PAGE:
Reflected light. When working on a vertical surface, check often in reflected light to see problems, especially runs and sags like the ones here.

Apply Wiping Varnish

The first step is simply to get the wiping varnish onto the bare wood or over a previous coat of finish. You can pour the wiping varnish onto horizontal surfaces and spread it around; you can soak a rag and apply the finish to vertical or complex surfaces; or you can brush on the finish just as you would brush paint (but you don’t need to brush with the grain because it doesn’t matter).

Just get the wiping varnish onto the wood and don’t worry about runs or bubbles because the next steps will take care of them. You may want to use a cloth to remove drips running off edges, however.

Remove Some

The next step is to remove most of the excess wiping varnish and make the thickness even. You do this using a dry brush.

You can use the brush you used for application as long as you shake out the excess finish and wipe the bristles fairly dry with a clean cloth. You can use any type of brush, but natural bristles work a little better than synthetic (plastic) bristles. Inexpensive “chip” brushes shed bristles that you then have to find and pick out. Foam brushes soak up too much finish and are difficult to wipe dry.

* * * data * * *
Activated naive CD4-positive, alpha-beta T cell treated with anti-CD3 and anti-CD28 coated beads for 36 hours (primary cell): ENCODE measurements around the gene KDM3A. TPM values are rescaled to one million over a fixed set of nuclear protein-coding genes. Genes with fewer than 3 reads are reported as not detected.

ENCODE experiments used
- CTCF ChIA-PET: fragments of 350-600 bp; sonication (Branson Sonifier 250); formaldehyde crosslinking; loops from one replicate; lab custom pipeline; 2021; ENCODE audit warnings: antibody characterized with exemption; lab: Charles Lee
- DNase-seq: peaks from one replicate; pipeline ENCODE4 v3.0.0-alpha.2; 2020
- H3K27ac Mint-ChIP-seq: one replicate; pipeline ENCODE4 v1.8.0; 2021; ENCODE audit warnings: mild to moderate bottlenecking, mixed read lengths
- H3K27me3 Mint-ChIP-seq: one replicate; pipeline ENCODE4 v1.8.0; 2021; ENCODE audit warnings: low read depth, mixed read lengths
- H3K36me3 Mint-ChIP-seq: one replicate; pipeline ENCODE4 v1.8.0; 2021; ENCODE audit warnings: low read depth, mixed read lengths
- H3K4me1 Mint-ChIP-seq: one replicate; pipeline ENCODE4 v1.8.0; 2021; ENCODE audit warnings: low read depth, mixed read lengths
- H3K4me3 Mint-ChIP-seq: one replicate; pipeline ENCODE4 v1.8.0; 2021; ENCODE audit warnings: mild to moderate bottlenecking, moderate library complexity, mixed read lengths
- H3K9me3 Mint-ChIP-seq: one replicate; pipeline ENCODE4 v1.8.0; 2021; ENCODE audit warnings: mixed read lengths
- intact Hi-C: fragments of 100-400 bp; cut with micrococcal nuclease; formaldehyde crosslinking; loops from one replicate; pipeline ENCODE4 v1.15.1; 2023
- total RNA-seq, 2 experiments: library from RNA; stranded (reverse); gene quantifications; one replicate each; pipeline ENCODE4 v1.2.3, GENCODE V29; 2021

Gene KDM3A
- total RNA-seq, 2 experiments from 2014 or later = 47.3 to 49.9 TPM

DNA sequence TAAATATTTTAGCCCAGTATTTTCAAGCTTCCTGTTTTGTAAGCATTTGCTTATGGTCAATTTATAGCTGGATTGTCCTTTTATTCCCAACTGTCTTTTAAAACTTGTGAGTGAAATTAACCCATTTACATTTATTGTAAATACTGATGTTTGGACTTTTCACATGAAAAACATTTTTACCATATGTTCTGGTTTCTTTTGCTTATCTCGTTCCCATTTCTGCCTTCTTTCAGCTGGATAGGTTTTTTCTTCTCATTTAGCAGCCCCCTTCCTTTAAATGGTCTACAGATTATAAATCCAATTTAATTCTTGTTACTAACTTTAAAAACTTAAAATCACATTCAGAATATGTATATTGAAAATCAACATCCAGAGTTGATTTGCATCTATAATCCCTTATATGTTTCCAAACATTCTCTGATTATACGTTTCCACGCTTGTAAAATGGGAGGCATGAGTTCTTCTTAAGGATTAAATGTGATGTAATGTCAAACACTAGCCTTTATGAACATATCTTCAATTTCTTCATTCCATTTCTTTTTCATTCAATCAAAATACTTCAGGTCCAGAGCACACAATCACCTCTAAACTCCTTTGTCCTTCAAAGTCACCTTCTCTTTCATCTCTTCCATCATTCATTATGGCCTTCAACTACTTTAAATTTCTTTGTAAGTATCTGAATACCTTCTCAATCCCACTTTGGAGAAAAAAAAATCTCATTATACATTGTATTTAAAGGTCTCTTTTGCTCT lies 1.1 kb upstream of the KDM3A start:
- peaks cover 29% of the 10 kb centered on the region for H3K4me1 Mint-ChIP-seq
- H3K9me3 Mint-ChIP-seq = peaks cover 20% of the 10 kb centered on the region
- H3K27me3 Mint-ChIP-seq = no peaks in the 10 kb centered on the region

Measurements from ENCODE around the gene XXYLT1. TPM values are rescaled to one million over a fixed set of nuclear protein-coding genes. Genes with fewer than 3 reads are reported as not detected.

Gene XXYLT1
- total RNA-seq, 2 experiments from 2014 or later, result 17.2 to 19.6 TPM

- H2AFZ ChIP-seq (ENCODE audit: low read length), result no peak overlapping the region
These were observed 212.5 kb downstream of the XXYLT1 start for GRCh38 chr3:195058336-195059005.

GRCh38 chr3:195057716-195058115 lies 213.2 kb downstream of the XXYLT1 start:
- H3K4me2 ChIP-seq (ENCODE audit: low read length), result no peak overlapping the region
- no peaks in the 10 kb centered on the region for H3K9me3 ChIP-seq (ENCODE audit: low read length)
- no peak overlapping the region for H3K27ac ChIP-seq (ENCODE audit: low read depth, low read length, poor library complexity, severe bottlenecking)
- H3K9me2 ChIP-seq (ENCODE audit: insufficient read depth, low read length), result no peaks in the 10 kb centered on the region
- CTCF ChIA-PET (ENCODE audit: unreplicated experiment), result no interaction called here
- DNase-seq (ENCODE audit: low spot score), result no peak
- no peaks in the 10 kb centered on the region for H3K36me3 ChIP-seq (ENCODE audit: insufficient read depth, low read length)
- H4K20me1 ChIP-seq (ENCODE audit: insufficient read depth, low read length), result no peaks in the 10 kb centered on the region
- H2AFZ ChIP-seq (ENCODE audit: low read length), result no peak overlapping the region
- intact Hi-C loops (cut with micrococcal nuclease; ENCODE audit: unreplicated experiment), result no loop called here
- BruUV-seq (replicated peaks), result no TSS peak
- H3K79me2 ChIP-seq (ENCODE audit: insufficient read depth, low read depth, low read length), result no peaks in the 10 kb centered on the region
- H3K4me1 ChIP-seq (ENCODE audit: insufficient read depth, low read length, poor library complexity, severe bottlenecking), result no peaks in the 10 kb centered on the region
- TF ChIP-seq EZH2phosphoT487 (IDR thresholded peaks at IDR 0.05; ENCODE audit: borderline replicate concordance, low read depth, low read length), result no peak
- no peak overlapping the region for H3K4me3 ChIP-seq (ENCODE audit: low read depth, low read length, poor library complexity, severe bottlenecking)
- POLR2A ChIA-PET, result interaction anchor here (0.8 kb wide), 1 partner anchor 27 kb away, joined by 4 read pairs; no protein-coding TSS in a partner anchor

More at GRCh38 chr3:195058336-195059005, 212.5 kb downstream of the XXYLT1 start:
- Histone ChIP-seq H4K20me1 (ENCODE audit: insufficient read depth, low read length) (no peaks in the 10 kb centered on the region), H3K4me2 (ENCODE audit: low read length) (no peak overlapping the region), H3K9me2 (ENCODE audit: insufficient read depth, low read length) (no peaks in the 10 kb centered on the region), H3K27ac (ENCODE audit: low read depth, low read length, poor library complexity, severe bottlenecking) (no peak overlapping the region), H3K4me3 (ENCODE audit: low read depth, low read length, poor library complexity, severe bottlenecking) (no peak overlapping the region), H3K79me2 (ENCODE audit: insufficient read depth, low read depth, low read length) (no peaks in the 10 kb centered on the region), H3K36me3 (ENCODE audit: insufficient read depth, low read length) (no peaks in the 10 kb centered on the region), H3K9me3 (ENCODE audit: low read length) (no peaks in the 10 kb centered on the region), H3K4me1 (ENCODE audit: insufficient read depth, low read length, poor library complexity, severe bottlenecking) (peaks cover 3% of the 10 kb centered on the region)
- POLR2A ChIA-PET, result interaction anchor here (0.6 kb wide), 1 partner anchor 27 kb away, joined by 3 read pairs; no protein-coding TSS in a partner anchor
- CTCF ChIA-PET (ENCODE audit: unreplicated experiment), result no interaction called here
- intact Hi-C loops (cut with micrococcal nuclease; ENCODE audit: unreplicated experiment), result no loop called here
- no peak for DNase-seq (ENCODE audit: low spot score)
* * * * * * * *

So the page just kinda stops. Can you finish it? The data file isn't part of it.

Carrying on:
It’s best to use an approximately $6- $8 2″ natural-bristle brush.

Use the brush to make single strokes to remove some of the excess finish. After each stroke, wipe off the finish you have picked up on a clean lint-free cloth. Then make another stroke and wipe the brush dry again.

On small or narrow surfaces, you can make several strokes before wiping. The objective is to remove the excess wiping varnish so it doesn’t puddle or run anymore; no more brushing than this is necessary.

You can work from the bottom up or the top down, and you don’t have to brush with the grain for this step. You’ll get the feel very quickly.

Finish Up

The next step is the same as the last, except you make light brush strokes with the grain this time. You may not have to dry your brush after every single brush stroke.

This step should remove any remaining bubbles and leave a totally brush-mark-free and run-free surface. Just to be sure, look over the entire surface in light reflected from a window or overhead fixture. If you see any runs or other problems, brush them out.

Let the finish dry overnight. Then sand lightly and apply another coat in the same manner as the first. Continue applying coats, sanding between each, until you’re happy with the way the finish looks.

You can use a satin finish (instead of gloss) for all coats or just the last one if you want a satin sheen, but it’s often difficult to get the satin entirely streak-free. To improve the result, rub the last coat with #0000 steel wool, then apply more coats of satin wiping varnish or gel varnish and wipe off all the excess.

To remove fine dust nibs from the last coat, rub lightly with a folded brown paper bag after the finish has cured for several days.